The Ancient Mystery of the Dolmens of the North Caucasus
Scattered around in some previously inaccessible parts of Russia are some mysterious stone structures built by an ancient megalithic civilization that have endured centuries of both veneration and plunder.
If you ever travel to the North-West Caucasus, you might encounter some strange stone structures that look like miniature houses with round holes in their front walls.
These are the dolmens, ancient megalithic monuments that date back to the early Bronze Age, from the middle of the 4th millennium BC to the end of the 2nd millennium BC.
The dolmens are scattered across the region, from Abkhazia to the Taman Peninsula in an area of approximately 12,000 square kilometers (around 4650 square miles), and are known by the locals as “ispun”, meaning the “houses of dwarves”.
Around 3,000 such megalithic monuments are known in the North Caucasus, with more discoveries regularly happening. The area has the largest concentration of dolmens on Earth.
The construction is remarkable, with massive stone plates fit together without the use of mortar or cement, precisely interlocking via specially crafted grooves. Some joints are so tight that a knife blade cannot pass through.
In 2007, an attempt to reconstruct a dolmen using high-precision electric tools with stones from Gelendzhik’s destroyed structures fell short of the precision achieved by Bronze Age builders.
The dolmens usually consist of a chamber with a large roof slab and an access portal formed by projecting blocks from the side walls and the overhanging roof slab. Most dolmens have a square, semi-circular, or oval access porthole in the center of the façade, which is thought to have been used to place offerings or burials inside the chamber.
Some dolmens have raised patterns (petroglyphs) on their face slabs, such as vertical and horizontal zigzags, hanging triangles, concentric circles, and some depicting pairs of breasts.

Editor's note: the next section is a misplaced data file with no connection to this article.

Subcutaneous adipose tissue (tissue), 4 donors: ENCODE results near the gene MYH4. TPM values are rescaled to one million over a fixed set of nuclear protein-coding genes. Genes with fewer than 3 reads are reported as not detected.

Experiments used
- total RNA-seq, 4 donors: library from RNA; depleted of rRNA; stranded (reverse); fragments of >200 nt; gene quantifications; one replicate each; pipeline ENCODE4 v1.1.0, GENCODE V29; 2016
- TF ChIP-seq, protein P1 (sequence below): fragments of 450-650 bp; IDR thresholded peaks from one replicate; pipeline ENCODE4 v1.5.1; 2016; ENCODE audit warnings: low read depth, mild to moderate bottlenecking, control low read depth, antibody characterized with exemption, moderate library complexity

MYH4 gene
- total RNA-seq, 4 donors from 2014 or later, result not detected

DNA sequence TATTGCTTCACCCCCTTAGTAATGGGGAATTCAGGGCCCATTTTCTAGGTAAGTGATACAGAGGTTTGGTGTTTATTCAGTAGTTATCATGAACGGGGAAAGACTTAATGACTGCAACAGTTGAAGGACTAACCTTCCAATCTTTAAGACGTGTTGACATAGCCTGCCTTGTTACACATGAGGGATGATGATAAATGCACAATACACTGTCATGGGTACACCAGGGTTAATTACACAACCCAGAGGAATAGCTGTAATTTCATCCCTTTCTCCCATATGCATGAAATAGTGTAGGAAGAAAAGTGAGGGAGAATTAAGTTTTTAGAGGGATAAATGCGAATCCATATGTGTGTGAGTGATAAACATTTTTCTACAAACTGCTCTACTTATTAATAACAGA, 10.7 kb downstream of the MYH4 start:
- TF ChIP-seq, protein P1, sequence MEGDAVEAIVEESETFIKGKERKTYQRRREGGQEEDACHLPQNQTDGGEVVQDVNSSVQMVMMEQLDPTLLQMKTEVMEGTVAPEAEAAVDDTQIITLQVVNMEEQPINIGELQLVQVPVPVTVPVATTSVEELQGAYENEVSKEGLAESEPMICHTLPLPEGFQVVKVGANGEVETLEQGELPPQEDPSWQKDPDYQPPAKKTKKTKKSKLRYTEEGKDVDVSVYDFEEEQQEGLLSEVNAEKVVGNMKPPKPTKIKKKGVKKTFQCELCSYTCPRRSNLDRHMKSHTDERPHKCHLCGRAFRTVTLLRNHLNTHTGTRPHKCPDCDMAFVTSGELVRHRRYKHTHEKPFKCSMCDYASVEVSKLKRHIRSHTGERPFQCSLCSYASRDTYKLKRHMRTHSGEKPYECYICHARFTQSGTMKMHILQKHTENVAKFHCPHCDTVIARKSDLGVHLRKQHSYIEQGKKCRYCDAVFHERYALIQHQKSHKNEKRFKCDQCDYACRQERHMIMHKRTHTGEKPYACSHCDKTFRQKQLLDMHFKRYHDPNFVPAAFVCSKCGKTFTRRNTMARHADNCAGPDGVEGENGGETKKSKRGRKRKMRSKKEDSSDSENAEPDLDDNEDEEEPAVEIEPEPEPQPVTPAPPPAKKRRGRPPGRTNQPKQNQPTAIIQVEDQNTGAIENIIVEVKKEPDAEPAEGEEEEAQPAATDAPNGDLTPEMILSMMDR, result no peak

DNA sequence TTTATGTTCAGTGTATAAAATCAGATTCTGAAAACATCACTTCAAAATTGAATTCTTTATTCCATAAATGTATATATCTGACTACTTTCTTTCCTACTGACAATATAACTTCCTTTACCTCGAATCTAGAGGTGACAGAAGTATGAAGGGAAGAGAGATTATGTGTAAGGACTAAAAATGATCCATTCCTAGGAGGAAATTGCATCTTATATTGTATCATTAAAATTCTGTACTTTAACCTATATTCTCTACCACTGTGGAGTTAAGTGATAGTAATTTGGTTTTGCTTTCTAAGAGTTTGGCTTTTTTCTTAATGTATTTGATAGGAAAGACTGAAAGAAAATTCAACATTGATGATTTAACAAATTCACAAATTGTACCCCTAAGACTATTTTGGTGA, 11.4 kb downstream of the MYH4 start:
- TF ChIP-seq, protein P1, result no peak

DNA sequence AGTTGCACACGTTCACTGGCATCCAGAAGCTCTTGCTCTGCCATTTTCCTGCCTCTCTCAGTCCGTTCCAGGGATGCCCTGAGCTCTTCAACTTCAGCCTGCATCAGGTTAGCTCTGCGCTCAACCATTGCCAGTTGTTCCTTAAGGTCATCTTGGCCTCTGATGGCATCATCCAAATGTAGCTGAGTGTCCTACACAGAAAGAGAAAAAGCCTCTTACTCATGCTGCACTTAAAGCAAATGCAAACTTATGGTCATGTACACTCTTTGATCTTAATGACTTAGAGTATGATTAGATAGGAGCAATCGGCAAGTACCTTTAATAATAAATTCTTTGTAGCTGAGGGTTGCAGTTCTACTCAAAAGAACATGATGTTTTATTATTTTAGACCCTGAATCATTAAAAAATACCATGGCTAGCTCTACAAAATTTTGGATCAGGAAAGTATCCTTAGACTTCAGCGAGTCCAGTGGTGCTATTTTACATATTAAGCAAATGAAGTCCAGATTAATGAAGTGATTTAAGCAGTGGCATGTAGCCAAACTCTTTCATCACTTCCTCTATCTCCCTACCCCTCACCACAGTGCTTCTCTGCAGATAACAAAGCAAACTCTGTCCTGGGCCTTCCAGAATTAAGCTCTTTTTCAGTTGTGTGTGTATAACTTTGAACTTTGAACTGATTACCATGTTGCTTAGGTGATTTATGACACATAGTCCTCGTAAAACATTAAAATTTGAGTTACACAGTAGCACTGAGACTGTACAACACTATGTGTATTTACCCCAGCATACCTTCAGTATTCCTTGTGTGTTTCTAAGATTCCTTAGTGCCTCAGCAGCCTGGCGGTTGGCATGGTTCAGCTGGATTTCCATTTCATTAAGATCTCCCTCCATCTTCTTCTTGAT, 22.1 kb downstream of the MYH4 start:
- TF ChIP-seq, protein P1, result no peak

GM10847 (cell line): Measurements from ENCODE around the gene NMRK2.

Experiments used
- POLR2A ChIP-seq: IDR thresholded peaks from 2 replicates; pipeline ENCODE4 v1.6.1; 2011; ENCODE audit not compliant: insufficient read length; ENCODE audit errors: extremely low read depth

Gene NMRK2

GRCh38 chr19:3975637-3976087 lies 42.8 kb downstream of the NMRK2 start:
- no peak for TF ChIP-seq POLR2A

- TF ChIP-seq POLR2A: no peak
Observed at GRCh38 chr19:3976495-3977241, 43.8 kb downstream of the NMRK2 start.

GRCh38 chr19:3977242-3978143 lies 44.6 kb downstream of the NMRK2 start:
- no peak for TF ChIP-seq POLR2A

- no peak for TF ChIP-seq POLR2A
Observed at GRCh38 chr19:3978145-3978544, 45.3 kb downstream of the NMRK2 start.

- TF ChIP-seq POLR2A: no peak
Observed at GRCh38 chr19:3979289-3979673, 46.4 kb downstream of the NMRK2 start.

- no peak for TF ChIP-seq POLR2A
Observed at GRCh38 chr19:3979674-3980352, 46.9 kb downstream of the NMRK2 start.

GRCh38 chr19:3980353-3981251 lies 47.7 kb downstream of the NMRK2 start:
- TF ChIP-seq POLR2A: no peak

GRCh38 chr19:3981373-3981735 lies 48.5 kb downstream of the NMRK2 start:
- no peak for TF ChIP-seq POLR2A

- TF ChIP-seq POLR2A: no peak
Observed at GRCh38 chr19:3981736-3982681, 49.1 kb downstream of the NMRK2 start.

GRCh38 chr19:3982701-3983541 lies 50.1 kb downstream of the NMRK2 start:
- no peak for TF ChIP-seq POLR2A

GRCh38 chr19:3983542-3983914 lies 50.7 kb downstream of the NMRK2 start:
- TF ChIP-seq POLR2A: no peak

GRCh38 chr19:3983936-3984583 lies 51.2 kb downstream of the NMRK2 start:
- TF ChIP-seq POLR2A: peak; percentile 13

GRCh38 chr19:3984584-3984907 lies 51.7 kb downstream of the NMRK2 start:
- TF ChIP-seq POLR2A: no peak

These symbols may have had religious or cultural meanings for the builders, but their exact interpretation is still unknown. The dolmens were mainly constructed from fluidogenic rock masses, such as sandstone or limestone, which were hand-carried from nearby quarries to the construction sites.
The purpose and function of the dolmens are still debated by scholars. Some of the dolmens are aligned with astronomical phenomena, such as solstices or equinoxes, indicating that they may have had an astrological or calendrical function.
Some of them are clustered in groups or rows, suggesting that they may have marked territorial boundaries or sacred landscapes. Some of them contain human remains or offerings, indicating that they may have been used for funerary or ceremonial purposes.
The proponents of the theory that the sites were used for tribal worship or ritual ceremonies point out that some dolmens are located in remote areas or on hilltops, away from settlements or cemeteries, and that some dolmens have no traces of burials at all. They also suggest that the petroglyphs may have represented deities or ancestors that were revered by the Dolmen builders.
The identity and origin of the Dolmen builders are also unclear. Some propose that they were associated with the Klin-Yar community in the North Caucasus, or the Koban culture from the Great Caucasus Range.
Others suggest that they were a separate group of people with their own unique culture and traditions. The dolmens may have been built by different tribes or clans over a long period, reflecting their social and political organization.
The dolmens are an enigmatic and fascinating part mysterious prehistoric civilization that left behind these impressive stone monuments. They are also threatened by natural erosion and vandalism, of the Caucasus heritage, revealing glimpses of looting, and urban development.
Many dolmens have been damaged or destroyed over time, and some have been moved or reconstructed for tourism purposes. Efforts are being made to preserve and protect these ancient structures, which are part of the cultural and historical legacy of the region.